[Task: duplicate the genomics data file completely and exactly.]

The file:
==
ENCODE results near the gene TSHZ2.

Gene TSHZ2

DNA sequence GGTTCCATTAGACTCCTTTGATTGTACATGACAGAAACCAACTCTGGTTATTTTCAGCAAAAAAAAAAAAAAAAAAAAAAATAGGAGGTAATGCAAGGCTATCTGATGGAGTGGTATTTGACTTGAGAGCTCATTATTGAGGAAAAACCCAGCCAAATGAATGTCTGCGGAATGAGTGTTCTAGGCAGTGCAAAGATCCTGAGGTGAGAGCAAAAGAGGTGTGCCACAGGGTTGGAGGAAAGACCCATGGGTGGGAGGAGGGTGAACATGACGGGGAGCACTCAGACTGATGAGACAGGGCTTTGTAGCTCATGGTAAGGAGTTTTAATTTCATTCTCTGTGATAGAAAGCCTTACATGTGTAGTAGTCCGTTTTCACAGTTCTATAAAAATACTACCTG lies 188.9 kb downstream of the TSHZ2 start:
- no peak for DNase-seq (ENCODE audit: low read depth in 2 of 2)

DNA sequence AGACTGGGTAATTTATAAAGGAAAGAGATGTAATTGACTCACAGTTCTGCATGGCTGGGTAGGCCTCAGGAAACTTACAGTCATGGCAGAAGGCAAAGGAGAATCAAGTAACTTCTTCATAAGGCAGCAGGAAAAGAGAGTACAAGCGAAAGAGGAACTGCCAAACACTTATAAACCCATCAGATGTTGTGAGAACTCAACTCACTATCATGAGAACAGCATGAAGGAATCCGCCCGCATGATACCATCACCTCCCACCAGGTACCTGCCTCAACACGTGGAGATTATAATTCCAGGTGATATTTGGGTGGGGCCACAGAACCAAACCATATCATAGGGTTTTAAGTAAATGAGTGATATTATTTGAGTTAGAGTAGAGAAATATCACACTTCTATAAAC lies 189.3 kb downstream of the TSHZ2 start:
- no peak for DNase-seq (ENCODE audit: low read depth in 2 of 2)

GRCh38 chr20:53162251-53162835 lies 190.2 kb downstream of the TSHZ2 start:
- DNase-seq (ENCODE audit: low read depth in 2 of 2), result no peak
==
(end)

ENCODE results near the gene TSHZ2.

Gene TSHZ2

DNA sequence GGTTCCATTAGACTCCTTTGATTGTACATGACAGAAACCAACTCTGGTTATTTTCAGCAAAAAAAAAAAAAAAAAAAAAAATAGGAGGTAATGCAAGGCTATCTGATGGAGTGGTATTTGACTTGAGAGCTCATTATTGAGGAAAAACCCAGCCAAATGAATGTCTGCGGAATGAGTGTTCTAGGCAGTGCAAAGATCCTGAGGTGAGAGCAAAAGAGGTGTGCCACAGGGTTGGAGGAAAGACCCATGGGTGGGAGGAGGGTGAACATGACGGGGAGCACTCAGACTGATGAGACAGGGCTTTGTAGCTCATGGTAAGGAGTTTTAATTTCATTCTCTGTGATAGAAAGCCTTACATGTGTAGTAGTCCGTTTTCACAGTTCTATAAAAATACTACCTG lies 188.9 kb downstream of the TSHZ2 start:
- no peak for DNase-seq (ENCODE audit: low read depth in 2 of 2)

DNA sequence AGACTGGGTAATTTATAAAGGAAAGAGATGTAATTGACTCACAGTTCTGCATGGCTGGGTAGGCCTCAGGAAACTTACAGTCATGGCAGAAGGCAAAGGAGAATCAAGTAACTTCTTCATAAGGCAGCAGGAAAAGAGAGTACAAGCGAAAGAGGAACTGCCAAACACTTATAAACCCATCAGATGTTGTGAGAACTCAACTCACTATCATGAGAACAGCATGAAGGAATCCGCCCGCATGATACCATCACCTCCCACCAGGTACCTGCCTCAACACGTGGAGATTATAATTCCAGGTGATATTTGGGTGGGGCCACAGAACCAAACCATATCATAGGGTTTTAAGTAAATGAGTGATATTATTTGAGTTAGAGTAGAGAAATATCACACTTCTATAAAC lies 189.3 kb downstream of the TSHZ2 start:
- no peak for DNase-seq (ENCODE audit: low read depth in 2 of 2)

GRCh38 chr20:53162251-53162835 lies 190.2 kb downstream of the TSHZ2 start:
- DNase-seq (ENCODE audit: low read depth in 2 of 2), result no peak